Viktor Rehnberg

Wiki Contributions


Good formulation. "Given it's Monday" can have two different meanings:

  • you learn that you will only be awoken on Monday, then it's 50%
  • you awake assign 1/3 probability to each instance and then make the update

So it turns out to 50 % for both but it wasn't initially obvious to me that these two ways would have the same result.

I'd say

The possible observer instances and their probability are:

  • Heads 50 %
    • Red room 25 %
    • Blue room 25 %
  • Tails 50 %
    • Red room 50 % (On Monday or Tuesday)
    • Blue room 50 % (On Monday or Tuesday)

If I choose a strategy "bet only if blue" (or equivalentely "bet only if red") then expected value for this strategy is so I choose to follow this strategy.

I don't remember what halfer and thirder were or what position I consider to be correct.

Capabilities leakages don’t really “increase race dynamics”.

Do people actually claim this? Shorter timelines seems like a more reasonable claim to make. To jump directly to impacts on race dynamics is skipping at least one step.

To me it feels like this policy is missing something that accounts for a big chunk of the risk.

While recursive self-improvement is covered by the "Autonomy and replication" point, there is another risk from actors that don't intentionally cause large scale harm but use your system to make improvements to their own systems as they don't follow your RSP. This type of recursive improvement doesn't seem to be covered by any of "Misuse" or "Autonomy and replication".

In short it's about risks due to shortening of timelines.

You can see twin birth rates fell sharply in the late 90s

Shouldn't this be triplet birthrates? Twin birthrates look pretty stable in comparison.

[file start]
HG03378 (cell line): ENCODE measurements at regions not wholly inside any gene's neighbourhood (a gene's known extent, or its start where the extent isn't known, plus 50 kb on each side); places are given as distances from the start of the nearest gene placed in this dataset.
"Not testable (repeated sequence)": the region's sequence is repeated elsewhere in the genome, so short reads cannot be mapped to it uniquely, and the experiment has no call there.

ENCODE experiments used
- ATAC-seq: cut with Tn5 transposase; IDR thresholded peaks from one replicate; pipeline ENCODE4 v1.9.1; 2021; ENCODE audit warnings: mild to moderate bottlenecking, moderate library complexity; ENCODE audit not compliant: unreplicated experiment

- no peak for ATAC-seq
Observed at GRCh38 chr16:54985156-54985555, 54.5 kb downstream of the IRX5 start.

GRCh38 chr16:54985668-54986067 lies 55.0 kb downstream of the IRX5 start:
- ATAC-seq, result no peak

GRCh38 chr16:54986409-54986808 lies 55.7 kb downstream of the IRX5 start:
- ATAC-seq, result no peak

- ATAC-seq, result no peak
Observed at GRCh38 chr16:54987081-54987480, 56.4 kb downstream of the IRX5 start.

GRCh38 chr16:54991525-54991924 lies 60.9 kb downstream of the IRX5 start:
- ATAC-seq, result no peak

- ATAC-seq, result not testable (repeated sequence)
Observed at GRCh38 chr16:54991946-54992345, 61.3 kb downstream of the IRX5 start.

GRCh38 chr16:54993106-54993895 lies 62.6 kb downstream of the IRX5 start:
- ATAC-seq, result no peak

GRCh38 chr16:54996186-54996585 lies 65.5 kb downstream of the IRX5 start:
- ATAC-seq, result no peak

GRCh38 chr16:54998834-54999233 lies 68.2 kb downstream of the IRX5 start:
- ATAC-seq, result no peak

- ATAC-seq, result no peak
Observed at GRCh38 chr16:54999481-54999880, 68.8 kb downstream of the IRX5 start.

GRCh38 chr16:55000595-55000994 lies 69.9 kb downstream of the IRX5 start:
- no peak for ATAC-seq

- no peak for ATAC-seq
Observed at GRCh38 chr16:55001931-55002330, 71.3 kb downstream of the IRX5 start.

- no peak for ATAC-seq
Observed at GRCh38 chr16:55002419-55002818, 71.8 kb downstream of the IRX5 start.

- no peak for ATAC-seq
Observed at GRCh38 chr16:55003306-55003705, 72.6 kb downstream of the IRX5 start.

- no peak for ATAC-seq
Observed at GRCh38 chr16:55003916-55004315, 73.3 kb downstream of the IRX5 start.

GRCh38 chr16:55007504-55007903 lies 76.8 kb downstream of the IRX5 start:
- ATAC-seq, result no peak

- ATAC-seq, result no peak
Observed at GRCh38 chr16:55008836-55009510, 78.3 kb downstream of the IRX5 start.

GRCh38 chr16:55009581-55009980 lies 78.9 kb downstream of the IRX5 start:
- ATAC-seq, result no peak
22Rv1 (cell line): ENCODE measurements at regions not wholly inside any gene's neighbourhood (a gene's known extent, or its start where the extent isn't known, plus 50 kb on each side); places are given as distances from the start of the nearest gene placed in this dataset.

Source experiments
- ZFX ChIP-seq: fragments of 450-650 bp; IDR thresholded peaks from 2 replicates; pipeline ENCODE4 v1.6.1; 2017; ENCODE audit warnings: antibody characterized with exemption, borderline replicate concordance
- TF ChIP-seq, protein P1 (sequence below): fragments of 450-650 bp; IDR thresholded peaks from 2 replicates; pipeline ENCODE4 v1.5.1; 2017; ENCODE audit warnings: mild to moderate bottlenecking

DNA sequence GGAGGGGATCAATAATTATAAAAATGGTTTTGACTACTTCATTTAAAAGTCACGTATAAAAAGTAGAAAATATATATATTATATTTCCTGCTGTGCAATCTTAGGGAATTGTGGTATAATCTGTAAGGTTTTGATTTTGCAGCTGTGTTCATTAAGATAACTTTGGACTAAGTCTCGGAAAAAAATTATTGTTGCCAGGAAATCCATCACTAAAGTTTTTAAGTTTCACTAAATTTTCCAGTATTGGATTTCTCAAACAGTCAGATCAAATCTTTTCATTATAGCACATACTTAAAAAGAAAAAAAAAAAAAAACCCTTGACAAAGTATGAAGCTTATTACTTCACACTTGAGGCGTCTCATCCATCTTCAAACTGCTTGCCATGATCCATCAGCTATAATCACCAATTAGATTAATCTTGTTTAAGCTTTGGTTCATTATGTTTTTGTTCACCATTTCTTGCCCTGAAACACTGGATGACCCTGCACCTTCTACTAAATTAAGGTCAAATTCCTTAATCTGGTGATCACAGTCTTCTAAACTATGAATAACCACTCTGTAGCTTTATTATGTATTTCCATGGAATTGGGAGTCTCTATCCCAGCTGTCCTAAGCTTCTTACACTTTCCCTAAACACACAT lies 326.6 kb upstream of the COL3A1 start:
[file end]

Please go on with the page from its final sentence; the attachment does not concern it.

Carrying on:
Hmm, yeah it's a bit hard to try stuff when there's no good preview. Usually I'd recommend rot13 chiffer if all else fails but for number sequences that makes less sense.

I knew about 2-4-6 problem from HPMOR, I really like the opportunity to try it out myself. These are my results on the four other problems:


Number of guesses:

8 guesses of which 3 were valid and 5 non-valid


"A sequence of integers whose sum is non-negative"

Result: Failure


Number of guesses:

39 of which 23 were valid 16 non-valid


"Three ordered real numbers where the absolute difference between neighbouring numbers is decreasing."

Result: Success


Number of guesses:

21 of which 15 were valid and 6 non-valid


"Any three real numbers whose sum is less than 50."

Result: Success


Number of guesses:

16 of which 8 were valid and 8 non-valid


"First number is a real number and the other two are integers divisible by 5"

Result: Failure

Performance analysis

I'd say that the main failure modes were that I didn't do enough tests and I was a very bad number generator. For example, in indexD

I made 9 tests to test my final hypothesis 4 of which were valid, that my guess and the actual rule would give the same result for these 9 tests if I were actually good at randomizing is very small.

I could also say that I was a bit naive on the first test and that I'd grown overconfident after two successive successes for the final test.

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These problems seemed to me similar to the problems at the International Physicist's Tournament. If you want more problems check out

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